What is FVR? It is actually shorthand for something we have been using for about 6 months - Founder Value Recognition. What Founder Value Recognition is and how you achieve it is something that we have been discovering in our journey over the past 3 years and what has led me to the belief that RPO’s suck.


The terms “RPO sucks” and “Founder Value Recognition” are not actually ours. It was Luke Beseda, Talent Partner at LightSpeed Ventures that coined both of them. (Several other VC Talent Partners also made huge contributions to the subject of this blog, including Mike Mangini at SingalFire, Lem Diaz at Google Ventures, Kristina Graci-deLuna at A16Z, Amy Knapp at Redpoint Ventures, Jen Kodner at Threshold, Ted Maguire at Khosla and Jose Guardado at Y Combinator. I’ll go into more detail on that later.)


The Process of Realization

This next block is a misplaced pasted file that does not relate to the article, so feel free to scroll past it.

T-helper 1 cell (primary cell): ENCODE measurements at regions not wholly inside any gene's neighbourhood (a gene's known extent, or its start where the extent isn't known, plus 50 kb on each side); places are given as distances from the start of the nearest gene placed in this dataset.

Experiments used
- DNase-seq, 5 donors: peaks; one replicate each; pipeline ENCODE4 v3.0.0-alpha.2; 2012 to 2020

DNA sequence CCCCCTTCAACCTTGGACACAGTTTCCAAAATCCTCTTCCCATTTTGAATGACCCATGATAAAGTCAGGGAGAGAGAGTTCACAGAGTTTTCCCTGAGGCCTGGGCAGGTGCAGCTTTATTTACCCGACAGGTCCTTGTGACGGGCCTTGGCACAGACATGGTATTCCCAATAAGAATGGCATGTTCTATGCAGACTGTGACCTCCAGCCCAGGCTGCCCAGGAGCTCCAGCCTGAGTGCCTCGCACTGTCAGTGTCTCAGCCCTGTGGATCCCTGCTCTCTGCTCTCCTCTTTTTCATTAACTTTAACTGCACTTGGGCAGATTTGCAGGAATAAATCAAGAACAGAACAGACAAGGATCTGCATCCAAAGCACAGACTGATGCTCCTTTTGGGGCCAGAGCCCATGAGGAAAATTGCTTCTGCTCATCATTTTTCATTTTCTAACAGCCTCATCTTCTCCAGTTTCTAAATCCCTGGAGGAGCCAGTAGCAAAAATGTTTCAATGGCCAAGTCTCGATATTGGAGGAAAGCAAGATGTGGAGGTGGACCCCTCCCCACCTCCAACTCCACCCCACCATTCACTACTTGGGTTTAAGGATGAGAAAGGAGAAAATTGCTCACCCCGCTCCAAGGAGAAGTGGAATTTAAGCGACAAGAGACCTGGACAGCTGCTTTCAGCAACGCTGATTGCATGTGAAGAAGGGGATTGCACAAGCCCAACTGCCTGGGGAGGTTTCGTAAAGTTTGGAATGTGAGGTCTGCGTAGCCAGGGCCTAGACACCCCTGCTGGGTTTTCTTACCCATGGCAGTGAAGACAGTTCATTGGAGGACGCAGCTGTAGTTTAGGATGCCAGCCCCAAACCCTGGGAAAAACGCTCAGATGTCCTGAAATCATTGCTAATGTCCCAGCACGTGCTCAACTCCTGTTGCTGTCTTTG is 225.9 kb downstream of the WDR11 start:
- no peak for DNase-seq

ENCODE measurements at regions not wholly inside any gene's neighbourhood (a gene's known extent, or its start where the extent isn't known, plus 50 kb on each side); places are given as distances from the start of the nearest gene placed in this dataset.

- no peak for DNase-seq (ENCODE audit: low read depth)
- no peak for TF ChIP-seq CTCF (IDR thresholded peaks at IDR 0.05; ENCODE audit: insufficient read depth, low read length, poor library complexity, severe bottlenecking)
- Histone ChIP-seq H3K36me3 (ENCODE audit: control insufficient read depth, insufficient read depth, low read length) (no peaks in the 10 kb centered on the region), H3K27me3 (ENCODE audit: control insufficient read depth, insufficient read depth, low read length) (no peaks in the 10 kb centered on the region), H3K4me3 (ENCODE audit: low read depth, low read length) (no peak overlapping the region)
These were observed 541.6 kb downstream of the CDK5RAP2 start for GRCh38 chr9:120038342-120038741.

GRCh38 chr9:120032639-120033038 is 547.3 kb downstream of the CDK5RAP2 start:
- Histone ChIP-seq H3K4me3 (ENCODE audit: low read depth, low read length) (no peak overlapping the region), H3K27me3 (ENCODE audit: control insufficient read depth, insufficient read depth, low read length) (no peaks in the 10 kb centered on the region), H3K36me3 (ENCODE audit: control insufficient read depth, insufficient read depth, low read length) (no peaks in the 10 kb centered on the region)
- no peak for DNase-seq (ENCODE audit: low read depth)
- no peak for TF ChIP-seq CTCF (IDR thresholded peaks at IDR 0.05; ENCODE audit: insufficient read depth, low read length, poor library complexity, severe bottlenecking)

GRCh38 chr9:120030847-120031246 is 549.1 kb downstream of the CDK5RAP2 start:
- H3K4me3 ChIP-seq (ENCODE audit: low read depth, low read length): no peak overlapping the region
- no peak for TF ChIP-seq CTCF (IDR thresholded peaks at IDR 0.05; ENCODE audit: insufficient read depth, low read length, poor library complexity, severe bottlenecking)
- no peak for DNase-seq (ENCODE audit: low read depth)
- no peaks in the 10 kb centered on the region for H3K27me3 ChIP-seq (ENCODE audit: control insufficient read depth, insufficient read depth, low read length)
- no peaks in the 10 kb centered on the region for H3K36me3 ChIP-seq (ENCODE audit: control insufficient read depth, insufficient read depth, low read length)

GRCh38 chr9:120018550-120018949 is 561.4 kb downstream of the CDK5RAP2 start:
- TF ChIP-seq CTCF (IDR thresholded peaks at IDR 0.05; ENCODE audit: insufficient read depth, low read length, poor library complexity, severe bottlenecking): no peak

The process of realization started in late 2018 when we got our key project leads and executives together in a room for a day to do a “post-mortem” on all the RPO’s we had done since RocketPower started in the fall of 2016. The goal was to find ways to improve upon this key service offering by identifying the common threads amongst the RPO’s that were home-runs, the ones that were successful but had issues, and the failures. We spent the entire day talking about the projects, being completely open and honest with each other and at the end of the day, had identified some definite things we felt we needed to stop, some things to continue and some things to dig into further. The problem was that there was something we had completely missed with all that work. While hard to see at the time, it is now easy to see in hindsight - we were starting from the wrong premise. We were looking at all these RPO’s from the lens of whether WE thought they were successful or not. More about that later.